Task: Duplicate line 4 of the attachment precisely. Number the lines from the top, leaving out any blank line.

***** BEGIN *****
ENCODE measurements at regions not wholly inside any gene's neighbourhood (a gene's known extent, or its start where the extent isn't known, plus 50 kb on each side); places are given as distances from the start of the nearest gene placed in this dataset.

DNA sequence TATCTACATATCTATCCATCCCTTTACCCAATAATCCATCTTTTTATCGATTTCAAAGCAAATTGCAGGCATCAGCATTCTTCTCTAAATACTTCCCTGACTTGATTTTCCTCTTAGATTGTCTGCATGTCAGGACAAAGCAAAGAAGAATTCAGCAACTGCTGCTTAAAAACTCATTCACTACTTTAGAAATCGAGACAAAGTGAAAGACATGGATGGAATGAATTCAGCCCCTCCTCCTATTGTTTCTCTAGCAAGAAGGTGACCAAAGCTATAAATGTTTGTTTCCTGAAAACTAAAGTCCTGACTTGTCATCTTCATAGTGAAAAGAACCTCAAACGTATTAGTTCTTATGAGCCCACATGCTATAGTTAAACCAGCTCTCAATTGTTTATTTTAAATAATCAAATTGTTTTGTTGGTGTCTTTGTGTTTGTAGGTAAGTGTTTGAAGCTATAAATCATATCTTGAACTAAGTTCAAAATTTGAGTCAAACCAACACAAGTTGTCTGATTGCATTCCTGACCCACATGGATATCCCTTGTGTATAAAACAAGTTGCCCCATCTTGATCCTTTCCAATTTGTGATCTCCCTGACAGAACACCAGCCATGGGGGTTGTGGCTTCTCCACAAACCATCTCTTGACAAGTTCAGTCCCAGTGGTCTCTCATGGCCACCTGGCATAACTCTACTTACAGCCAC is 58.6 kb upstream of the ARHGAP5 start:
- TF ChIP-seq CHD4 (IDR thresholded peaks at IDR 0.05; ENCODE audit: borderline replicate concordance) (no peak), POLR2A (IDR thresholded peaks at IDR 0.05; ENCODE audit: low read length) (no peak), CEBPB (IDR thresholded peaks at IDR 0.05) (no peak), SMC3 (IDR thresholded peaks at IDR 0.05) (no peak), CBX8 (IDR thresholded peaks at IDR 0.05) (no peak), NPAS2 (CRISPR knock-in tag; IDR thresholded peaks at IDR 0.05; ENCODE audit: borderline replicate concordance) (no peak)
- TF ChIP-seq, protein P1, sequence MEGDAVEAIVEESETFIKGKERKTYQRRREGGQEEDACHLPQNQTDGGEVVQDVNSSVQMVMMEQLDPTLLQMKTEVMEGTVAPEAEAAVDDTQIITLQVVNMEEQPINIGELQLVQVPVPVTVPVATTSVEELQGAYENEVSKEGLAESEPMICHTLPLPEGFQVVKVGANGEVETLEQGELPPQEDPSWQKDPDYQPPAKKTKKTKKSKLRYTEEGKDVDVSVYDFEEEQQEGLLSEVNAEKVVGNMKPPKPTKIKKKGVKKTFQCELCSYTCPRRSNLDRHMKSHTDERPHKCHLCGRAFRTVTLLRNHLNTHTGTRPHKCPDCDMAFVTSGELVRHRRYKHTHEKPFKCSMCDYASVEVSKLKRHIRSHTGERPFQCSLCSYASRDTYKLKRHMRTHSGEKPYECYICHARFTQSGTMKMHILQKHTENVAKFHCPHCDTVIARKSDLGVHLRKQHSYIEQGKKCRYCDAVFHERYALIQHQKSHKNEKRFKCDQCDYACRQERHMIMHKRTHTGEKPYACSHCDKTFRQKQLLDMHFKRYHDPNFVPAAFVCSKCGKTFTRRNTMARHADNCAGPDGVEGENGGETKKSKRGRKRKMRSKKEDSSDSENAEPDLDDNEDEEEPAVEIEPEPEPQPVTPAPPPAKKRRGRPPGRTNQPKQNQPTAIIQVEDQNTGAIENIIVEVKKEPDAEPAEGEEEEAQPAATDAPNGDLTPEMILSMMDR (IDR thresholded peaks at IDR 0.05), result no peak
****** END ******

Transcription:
- TF ChIP-seq, protein P1, sequence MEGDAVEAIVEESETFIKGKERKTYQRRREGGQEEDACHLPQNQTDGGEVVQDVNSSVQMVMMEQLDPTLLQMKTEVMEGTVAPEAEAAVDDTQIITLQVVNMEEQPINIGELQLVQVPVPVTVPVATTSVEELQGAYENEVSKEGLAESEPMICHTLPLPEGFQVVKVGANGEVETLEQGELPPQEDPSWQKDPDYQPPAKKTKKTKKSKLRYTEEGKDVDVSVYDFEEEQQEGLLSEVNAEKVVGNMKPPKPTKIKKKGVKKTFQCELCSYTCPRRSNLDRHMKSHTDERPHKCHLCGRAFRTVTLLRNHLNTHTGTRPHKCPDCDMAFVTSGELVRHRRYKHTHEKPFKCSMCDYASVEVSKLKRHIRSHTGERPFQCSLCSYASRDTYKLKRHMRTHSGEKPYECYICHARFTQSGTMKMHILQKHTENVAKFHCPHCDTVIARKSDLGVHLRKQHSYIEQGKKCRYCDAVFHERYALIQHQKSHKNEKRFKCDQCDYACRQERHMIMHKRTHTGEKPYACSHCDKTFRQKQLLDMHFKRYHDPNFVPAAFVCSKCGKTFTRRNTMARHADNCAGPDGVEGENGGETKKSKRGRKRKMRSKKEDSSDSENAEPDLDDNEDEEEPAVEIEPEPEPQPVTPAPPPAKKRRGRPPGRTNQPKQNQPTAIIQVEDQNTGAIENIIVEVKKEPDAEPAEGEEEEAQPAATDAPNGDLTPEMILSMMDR (IDR thresholded peaks at IDR 0.05), result no peak